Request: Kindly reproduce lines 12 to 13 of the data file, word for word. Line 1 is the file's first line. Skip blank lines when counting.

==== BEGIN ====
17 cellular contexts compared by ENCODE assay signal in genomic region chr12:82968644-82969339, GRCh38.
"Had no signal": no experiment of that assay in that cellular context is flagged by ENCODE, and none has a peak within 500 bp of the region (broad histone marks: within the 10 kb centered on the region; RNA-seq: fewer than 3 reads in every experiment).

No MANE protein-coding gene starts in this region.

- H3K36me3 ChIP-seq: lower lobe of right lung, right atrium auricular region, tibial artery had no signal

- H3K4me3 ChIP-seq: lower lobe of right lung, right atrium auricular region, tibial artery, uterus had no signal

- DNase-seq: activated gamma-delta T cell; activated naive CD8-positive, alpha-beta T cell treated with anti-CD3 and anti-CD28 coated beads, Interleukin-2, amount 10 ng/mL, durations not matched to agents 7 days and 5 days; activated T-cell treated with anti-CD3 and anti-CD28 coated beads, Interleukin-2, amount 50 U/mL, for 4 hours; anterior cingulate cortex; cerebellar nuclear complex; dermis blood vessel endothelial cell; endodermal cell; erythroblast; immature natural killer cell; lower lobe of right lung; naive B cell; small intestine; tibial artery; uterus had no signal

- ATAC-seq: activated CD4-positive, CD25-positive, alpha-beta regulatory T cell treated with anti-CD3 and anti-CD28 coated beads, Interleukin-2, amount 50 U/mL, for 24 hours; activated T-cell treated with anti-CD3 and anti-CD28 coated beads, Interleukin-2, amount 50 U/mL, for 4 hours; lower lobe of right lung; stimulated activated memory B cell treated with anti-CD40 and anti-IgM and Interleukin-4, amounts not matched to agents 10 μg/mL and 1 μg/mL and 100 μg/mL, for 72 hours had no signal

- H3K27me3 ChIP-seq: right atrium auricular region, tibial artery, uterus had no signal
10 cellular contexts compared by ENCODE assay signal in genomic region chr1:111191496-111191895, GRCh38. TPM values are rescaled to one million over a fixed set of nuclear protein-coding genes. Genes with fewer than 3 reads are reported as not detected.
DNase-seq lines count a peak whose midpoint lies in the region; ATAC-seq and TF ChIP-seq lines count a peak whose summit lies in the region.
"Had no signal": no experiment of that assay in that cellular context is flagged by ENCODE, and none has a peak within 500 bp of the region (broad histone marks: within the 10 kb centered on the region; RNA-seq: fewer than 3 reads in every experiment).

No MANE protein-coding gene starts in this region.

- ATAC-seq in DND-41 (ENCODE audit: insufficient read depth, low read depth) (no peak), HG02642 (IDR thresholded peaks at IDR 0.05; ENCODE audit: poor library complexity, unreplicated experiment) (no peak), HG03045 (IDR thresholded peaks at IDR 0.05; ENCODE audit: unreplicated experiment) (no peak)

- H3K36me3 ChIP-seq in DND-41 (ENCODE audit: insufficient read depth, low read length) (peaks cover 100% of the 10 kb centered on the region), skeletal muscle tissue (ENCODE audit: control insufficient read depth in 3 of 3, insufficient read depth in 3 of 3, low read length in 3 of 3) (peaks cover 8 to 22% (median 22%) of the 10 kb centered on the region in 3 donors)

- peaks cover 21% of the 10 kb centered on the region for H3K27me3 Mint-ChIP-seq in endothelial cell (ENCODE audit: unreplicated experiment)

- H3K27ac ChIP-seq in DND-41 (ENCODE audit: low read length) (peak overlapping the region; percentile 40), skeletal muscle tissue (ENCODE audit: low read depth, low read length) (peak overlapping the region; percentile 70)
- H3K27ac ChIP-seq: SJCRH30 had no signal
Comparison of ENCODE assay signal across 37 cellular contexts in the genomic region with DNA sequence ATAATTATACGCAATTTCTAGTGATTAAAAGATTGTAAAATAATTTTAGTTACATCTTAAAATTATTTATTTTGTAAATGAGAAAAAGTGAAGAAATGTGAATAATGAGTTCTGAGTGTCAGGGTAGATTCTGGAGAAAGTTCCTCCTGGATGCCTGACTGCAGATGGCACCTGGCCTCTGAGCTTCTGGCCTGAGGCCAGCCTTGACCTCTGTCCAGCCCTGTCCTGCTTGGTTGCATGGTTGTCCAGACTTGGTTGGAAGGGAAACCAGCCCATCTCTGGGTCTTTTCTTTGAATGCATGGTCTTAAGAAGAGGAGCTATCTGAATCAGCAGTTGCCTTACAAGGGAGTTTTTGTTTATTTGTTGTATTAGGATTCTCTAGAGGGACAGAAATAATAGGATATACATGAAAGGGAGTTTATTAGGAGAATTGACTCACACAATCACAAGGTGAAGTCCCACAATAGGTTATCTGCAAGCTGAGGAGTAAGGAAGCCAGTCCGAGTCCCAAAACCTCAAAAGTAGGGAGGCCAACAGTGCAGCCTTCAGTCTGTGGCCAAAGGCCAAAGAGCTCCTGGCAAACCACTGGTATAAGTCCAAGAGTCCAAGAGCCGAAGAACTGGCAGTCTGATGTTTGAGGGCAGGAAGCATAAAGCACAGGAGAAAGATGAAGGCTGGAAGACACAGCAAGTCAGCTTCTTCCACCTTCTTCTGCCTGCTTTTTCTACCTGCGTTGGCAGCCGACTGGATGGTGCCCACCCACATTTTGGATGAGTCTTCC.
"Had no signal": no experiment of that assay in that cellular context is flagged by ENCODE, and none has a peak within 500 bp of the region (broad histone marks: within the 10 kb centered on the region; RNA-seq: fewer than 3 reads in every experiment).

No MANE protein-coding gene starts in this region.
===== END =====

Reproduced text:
No MANE protein-coding gene starts in this region.

- ATAC-seq in DND-41 (ENCODE audit: insufficient read depth, low read depth) (no peak), HG02642 (IDR thresholded peaks at IDR 0.05; ENCODE audit: poor library complexity, unreplicated experiment) (no peak), HG03045 (IDR thresholded peaks at IDR 0.05; ENCODE audit: unreplicated experiment) (no peak)